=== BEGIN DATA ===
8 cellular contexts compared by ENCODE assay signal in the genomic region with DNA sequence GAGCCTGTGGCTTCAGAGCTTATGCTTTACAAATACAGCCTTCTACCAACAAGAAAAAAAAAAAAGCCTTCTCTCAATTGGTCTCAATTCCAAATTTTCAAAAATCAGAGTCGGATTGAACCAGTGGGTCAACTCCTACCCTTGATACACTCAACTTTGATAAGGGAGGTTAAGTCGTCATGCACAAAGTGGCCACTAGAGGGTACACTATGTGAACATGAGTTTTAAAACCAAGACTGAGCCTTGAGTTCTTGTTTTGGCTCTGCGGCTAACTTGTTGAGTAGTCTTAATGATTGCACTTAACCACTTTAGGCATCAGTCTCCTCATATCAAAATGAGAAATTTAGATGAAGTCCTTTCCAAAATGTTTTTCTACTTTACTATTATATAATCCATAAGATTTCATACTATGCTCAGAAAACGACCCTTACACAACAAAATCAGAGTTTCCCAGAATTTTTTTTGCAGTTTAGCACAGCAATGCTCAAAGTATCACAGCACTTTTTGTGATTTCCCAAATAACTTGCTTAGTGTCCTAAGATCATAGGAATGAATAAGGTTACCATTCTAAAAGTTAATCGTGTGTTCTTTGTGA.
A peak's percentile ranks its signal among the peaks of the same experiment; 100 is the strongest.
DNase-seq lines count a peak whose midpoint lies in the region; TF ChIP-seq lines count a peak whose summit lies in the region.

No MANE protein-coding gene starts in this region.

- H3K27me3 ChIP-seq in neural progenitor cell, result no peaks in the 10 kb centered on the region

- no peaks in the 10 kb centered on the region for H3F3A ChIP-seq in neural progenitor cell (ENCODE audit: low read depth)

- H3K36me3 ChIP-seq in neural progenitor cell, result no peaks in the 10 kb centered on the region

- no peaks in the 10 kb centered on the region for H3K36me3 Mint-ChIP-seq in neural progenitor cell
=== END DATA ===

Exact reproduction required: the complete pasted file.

8 cellular contexts compared by ENCODE assay signal in the genomic region with DNA sequence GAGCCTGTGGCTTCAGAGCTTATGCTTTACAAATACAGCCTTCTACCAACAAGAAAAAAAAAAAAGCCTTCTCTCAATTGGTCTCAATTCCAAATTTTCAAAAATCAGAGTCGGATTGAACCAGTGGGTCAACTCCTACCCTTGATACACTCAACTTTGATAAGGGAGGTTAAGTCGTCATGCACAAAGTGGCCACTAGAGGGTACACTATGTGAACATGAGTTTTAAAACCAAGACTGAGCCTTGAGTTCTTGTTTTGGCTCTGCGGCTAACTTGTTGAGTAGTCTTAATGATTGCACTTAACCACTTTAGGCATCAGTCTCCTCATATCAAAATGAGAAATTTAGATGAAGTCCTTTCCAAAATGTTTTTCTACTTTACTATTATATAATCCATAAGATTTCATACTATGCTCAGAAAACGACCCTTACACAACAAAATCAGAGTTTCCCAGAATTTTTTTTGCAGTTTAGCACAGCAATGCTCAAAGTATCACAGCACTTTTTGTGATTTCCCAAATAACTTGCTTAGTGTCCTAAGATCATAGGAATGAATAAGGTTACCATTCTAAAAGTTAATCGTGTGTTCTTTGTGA.
A peak's percentile ranks its signal among the peaks of the same experiment; 100 is the strongest.
DNase-seq lines count a peak whose midpoint lies in the region; TF ChIP-seq lines count a peak whose summit lies in the region.

No MANE protein-coding gene starts in this region.

- H3K27me3 ChIP-seq in neural progenitor cell, result no peaks in the 10 kb centered on the region

- no peaks in the 10 kb centered on the region for H3F3A ChIP-seq in neural progenitor cell (ENCODE audit: low read depth)

- H3K36me3 ChIP-seq in neural progenitor cell, result no peaks in the 10 kb centered on the region

- no peaks in the 10 kb centered on the region for H3K36me3 Mint-ChIP-seq in neural progenitor cell